will take you up to 25 miles away from Hamburg, and up to 60
miles to/from JFK.
If you qualify, this is a
lovely way to start and finish your travel experience and a
definite cost saving compared to making your own way to/from the
Lounges in New York and Hamburg
Emirates have their own
lounge at JFK, and they allow the all-first class airline that
operates between London and New York, Eos, to share their lounge
Johnny Jet describes the Emirates lounge as 'one of the best
I've encountered', and he's been in more airline lounges around
the world than I'm ever likely to visit.
With my more limited
experience, I completely agree with JJ. The Emirates JFK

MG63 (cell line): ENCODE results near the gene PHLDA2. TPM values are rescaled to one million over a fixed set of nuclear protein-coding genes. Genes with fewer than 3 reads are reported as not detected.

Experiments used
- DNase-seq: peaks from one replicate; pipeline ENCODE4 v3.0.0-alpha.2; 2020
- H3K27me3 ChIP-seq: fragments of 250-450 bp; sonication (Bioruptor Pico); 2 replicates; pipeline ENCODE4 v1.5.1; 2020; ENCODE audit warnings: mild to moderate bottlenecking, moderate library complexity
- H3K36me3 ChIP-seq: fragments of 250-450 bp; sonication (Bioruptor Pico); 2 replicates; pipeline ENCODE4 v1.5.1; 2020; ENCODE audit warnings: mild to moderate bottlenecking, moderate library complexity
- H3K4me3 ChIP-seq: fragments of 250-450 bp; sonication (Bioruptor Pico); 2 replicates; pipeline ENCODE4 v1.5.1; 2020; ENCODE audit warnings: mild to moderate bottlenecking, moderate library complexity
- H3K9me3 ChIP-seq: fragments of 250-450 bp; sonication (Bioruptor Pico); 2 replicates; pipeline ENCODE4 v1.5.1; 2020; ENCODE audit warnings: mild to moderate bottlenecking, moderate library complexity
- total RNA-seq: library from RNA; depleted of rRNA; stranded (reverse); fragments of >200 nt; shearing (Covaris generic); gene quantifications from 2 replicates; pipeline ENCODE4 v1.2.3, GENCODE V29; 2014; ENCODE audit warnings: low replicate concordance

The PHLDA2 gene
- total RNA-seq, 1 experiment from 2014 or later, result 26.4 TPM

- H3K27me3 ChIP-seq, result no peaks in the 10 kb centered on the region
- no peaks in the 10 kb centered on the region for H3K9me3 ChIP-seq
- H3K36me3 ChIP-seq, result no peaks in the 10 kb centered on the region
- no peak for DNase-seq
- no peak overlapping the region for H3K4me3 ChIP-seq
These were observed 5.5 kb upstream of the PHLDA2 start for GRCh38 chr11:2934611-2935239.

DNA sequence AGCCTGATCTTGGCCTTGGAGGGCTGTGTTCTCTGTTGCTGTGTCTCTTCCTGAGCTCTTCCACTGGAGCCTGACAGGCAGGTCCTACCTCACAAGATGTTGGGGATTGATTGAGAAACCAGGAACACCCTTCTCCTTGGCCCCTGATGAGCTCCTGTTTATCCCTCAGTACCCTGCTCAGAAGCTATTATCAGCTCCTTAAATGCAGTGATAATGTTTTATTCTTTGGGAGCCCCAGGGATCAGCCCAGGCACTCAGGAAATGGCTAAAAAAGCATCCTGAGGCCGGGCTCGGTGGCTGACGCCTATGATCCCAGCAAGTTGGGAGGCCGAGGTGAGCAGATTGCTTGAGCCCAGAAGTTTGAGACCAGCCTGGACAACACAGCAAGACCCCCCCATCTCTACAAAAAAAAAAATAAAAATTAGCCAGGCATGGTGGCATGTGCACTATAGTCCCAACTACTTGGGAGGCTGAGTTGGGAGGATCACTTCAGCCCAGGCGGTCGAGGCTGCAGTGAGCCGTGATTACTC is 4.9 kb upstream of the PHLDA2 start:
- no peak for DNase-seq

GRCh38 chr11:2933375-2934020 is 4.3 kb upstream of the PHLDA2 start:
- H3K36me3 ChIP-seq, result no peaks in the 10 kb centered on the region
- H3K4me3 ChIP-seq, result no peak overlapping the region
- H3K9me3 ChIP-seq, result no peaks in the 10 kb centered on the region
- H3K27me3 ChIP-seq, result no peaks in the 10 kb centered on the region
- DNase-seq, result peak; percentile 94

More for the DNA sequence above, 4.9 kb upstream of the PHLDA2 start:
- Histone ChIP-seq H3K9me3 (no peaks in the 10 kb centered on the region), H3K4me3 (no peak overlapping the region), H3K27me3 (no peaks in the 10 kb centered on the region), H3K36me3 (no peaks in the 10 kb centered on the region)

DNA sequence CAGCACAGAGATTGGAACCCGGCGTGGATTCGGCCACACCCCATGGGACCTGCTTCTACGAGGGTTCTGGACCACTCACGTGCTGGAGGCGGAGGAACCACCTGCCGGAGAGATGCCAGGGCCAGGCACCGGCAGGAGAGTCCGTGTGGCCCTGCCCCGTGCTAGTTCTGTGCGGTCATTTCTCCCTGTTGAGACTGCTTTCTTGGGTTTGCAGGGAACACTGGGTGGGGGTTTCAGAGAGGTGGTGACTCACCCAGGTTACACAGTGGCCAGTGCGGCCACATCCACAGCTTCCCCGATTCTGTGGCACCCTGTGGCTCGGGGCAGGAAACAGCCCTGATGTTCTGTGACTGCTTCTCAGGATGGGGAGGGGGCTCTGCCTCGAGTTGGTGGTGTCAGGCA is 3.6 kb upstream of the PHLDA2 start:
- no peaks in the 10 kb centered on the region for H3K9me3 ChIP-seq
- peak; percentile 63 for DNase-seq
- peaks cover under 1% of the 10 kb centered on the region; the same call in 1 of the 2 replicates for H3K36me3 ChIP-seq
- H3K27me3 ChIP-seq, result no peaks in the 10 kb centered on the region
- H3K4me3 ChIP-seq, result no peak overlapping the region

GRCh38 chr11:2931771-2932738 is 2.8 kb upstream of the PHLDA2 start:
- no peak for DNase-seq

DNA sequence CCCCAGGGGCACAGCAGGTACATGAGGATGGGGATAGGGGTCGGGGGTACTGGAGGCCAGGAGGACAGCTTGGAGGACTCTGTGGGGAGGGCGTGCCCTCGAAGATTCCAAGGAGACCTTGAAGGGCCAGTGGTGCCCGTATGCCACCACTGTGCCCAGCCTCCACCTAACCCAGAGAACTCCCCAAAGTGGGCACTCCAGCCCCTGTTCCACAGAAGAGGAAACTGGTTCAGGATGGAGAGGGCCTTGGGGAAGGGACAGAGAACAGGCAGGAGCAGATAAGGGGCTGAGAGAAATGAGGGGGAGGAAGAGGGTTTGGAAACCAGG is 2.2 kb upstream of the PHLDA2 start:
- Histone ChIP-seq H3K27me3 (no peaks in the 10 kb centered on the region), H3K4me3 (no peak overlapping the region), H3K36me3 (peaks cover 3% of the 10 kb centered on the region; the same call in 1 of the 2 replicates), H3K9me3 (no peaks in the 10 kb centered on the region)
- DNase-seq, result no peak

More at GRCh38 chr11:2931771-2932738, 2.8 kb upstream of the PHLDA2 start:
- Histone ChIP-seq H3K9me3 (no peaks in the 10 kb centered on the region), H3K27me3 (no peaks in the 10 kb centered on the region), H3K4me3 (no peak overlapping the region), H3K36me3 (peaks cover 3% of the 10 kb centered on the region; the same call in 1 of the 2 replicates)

lounge is definitely one of the nicest I've ever visited as
well. It is spacious and has plenty of seating and
services for all the guests. For example, there were 26
workstations in the business lounge, some complete with
computers, and others for people bringing their own laptop with
them. Unlike many other airlines that charge for this,
Emirates offered both free Wi-Fi and free Ethernet broadband
internet access in their lounge. Thank you, Emirates.
I was there in the evening
and so had a chance to enjoy their dinner buffet. In a
word - wow! I counted eighteen different hot food items,
and plenty of cold items and desserts. In a second word -
yum! The food was excellent and regularly replaced so it
was always hot and fresh.
A nice benefit of the buffet
was that it allows one to quickly get and eat food, with no
delays caused by slow service. This enables you to further
compress the time you need to be at the airport prior to the
There was a generous range
of drinks, including good French champagne.
The lounge also had showers
- definitely an appreciated convenience if you'd already spent